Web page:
Take time to fill your mind and heart with sights, sounds, ideas, images, and experiences. And when 2012 rolls around, you’ll be ready to write–and you’ll have something to write about.
November 26, 2011
Starting yesterday, I split my two Facebook pages. From now on, the site for my “friends” will be less frequent, but more personal.
All the writing posts, quotes, tips, advice, and “writing chatter” will be posted on my page at KristiHollBooks which you will need to “like” if you want to keep getting the writing stuff. Then my Facebook friends who aren’t writers won’t be bothered by all the writing posts.
Just to be clear…you have to go to KristiHollBooks and press the “like” button at the top of the page to keep getting the writing posts and be part of those discussions. Or click the “like” button at the end of this post.
Thanks for making the switch now. I don’t want to lose anyone!
November 25, 2011
While eating your turkey and pumpkin pie left-overs today, here are some terrific articles to boost your creativity, rise above your writing fears, be encouraged in marketing your novel, and keep on keeping on!
Fourth week pep talk from a published author who uses NaNoWriMo in his own unique way–four great lessons learned here.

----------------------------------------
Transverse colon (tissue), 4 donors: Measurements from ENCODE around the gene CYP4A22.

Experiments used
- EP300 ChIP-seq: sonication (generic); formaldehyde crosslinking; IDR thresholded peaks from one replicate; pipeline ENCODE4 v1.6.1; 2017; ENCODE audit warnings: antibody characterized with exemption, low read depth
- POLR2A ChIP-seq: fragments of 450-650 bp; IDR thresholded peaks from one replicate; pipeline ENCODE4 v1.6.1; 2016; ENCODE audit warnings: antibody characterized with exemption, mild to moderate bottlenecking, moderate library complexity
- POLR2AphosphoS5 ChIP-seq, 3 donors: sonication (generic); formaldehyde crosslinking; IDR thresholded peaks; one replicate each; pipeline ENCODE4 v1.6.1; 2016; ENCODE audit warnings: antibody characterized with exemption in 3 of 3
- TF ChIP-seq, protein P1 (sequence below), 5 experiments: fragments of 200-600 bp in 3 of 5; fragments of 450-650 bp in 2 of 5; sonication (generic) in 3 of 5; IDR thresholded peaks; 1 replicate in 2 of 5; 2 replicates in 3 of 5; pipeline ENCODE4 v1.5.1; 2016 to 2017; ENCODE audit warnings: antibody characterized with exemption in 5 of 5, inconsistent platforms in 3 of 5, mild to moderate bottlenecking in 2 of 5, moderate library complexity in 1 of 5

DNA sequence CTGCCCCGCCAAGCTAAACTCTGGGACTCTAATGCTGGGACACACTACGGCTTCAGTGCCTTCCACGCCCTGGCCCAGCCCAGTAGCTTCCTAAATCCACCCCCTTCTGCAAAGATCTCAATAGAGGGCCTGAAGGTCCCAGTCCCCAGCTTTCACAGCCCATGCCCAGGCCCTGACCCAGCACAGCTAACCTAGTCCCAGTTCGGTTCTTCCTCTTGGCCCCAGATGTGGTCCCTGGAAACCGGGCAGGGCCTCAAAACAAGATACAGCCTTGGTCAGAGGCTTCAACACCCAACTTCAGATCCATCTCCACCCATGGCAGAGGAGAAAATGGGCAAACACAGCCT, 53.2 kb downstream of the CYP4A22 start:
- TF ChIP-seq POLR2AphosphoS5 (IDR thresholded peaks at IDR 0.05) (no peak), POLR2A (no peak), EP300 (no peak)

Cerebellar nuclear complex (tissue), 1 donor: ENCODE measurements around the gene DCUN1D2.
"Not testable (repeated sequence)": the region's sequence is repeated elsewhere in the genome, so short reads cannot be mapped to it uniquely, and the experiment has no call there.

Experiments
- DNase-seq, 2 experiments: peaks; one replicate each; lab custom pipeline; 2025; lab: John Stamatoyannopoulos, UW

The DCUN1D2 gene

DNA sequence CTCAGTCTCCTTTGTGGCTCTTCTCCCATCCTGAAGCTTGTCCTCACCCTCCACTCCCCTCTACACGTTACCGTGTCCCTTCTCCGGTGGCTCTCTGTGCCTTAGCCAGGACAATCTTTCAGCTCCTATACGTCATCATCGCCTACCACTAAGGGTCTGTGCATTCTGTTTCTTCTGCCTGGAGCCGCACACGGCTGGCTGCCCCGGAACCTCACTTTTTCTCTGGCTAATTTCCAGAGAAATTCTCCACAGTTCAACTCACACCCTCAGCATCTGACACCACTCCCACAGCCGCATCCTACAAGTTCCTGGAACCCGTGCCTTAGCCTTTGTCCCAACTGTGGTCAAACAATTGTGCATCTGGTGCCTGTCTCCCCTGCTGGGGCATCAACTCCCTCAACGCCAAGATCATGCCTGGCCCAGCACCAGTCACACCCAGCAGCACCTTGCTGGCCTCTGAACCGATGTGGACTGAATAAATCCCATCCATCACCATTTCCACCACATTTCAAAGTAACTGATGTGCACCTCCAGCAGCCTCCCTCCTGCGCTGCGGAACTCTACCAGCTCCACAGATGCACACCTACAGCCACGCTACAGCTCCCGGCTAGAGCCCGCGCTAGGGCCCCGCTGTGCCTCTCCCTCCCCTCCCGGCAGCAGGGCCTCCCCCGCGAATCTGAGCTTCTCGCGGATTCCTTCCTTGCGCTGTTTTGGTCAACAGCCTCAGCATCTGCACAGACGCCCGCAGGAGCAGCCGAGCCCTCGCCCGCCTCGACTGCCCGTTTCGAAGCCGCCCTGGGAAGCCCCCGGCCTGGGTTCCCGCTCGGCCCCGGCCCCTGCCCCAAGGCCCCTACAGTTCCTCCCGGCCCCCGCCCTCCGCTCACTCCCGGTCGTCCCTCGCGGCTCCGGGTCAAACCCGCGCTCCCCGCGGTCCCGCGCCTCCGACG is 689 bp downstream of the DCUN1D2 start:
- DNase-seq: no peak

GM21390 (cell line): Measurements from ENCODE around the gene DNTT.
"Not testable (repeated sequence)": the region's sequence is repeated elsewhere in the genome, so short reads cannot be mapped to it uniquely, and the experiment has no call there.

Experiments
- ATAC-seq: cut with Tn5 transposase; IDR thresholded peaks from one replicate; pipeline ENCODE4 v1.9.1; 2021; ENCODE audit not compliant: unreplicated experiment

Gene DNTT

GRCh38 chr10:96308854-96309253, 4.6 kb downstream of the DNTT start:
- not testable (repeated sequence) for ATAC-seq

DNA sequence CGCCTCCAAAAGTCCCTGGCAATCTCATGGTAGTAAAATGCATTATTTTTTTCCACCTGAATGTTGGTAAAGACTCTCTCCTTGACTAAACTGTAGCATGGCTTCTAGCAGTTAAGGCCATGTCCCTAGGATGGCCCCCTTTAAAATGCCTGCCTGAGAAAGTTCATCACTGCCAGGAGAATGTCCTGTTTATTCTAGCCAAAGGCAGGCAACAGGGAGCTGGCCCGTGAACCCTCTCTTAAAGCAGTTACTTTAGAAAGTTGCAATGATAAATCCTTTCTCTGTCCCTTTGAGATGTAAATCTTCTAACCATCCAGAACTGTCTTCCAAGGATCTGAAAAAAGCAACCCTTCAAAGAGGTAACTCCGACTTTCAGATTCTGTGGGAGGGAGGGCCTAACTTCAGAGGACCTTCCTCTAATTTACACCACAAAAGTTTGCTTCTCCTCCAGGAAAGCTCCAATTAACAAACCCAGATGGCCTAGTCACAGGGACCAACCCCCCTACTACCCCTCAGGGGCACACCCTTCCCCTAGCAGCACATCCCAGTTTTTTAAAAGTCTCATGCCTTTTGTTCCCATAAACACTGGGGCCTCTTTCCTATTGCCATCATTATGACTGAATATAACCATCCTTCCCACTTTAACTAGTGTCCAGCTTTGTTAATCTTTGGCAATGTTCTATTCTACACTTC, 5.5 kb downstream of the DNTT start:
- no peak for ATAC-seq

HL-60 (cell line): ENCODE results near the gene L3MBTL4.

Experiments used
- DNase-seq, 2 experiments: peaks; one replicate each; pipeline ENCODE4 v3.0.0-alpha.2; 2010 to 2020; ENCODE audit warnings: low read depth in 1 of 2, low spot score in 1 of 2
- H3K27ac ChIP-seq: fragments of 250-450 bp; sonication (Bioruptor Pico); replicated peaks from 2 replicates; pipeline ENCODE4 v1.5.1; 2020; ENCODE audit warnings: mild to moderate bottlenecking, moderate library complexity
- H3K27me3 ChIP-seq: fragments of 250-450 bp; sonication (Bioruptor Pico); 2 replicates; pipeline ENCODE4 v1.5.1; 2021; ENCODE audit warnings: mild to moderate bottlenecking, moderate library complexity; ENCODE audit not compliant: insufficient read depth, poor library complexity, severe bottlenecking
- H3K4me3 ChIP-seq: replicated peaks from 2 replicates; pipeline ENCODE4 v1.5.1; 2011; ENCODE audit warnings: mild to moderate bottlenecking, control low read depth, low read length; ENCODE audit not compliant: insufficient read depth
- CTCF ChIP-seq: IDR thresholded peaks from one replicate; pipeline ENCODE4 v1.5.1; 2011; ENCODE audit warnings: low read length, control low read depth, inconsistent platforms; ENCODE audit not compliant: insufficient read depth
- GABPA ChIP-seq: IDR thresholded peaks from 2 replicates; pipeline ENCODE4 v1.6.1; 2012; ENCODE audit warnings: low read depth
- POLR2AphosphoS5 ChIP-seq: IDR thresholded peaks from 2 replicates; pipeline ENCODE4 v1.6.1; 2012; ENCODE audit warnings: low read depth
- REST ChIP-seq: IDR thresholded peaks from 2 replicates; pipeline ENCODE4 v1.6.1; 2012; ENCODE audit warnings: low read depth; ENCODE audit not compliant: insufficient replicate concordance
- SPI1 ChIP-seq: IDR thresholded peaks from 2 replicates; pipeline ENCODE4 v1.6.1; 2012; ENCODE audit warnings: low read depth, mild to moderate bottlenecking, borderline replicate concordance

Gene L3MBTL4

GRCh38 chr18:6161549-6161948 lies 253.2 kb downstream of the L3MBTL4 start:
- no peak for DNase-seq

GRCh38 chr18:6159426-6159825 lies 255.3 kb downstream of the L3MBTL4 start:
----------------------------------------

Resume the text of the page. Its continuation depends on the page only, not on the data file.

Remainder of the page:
Blogs may be easy for nonfiction writers, but what about novelists? What is there to blog about? See this article on 13 Blog Post Ideas for Novelists.
Week three pep talk on how to keep going, knowing when to quit, and more.
Oh what to do about our writer’s fears? The title says it all! [I had read this before and got just as much out of reading it again. It's a good one to mark and re-read occasionally.]
As I said on Wednesday, this holiday weekend would be a good time to think ahead to your 2012 writing goals. The articles above will give you good things to consider. I’m excited to be heading into the new year with you!
November 23, 2011
This is the big weekend for putting up Christmas lights and (if you have the stamina) hitting the malls to start your Christmas shopping. Before you do that–while there is still a bit of sand left in the hour glass–let me suggest that you do one more thing this holiday weekend.
What Christmas writing wish would you like to see come true in 2012? It’s not too early to think about this. As the pace of the holiday season takes over, you’ll tend to put the writing on the back burner. Suddenly it will be 2012! This may be your last unrushed moment to think about your writing goals for next year.
Nearly eleven months of 2011 are over. I’m sure you had writing goals for this year. Where are you at this point? I highly encourage you to review your goals and take stock. Make a clear, detailed, written description of your current writing life.
Then create a detailed image of your future perfect writing life. What are some projects you’d love to work on? What are your secret writing dreams? Make a list.